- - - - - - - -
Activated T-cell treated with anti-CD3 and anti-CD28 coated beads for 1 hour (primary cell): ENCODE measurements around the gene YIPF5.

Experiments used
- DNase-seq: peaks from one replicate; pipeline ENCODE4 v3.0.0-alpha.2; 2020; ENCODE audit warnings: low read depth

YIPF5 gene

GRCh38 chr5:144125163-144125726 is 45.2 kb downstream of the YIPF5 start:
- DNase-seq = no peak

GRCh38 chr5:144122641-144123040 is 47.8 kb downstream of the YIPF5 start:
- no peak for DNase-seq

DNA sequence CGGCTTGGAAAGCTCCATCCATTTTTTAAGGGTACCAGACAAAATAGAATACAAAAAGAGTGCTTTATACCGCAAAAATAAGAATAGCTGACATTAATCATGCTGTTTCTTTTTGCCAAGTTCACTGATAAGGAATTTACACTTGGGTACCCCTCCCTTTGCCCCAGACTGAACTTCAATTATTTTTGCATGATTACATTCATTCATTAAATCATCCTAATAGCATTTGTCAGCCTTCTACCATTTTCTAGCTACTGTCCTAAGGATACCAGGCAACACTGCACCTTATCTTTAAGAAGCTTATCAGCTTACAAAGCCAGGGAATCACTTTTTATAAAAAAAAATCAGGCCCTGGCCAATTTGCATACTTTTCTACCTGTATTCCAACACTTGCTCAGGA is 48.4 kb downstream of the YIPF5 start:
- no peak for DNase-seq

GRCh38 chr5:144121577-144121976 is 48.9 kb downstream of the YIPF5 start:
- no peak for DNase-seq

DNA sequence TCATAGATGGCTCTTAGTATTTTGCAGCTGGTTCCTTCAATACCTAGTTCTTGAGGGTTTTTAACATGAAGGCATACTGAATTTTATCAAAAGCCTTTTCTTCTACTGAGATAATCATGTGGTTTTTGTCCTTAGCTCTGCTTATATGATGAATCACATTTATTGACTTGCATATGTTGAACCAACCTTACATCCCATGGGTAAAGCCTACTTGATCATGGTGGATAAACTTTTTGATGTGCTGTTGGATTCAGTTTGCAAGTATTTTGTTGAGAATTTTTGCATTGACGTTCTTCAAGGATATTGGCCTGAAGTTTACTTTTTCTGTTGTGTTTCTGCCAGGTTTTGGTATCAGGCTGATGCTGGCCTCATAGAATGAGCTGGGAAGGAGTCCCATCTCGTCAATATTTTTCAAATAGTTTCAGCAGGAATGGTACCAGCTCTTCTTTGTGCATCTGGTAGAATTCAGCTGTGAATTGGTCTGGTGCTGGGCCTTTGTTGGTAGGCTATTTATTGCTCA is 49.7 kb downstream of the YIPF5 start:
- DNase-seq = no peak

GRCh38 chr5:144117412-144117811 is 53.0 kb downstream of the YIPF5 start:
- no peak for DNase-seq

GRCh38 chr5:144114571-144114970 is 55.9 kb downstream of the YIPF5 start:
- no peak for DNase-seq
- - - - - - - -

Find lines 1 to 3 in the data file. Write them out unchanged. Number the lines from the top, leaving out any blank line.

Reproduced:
Activated T-cell treated with anti-CD3 and anti-CD28 coated beads for 1 hour (primary cell): ENCODE measurements around the gene YIPF5.

Experiments used
- DNase-seq: peaks from one replicate; pipeline ENCODE4 v3.0.0-alpha.2; 2020; ENCODE audit warnings: low read depth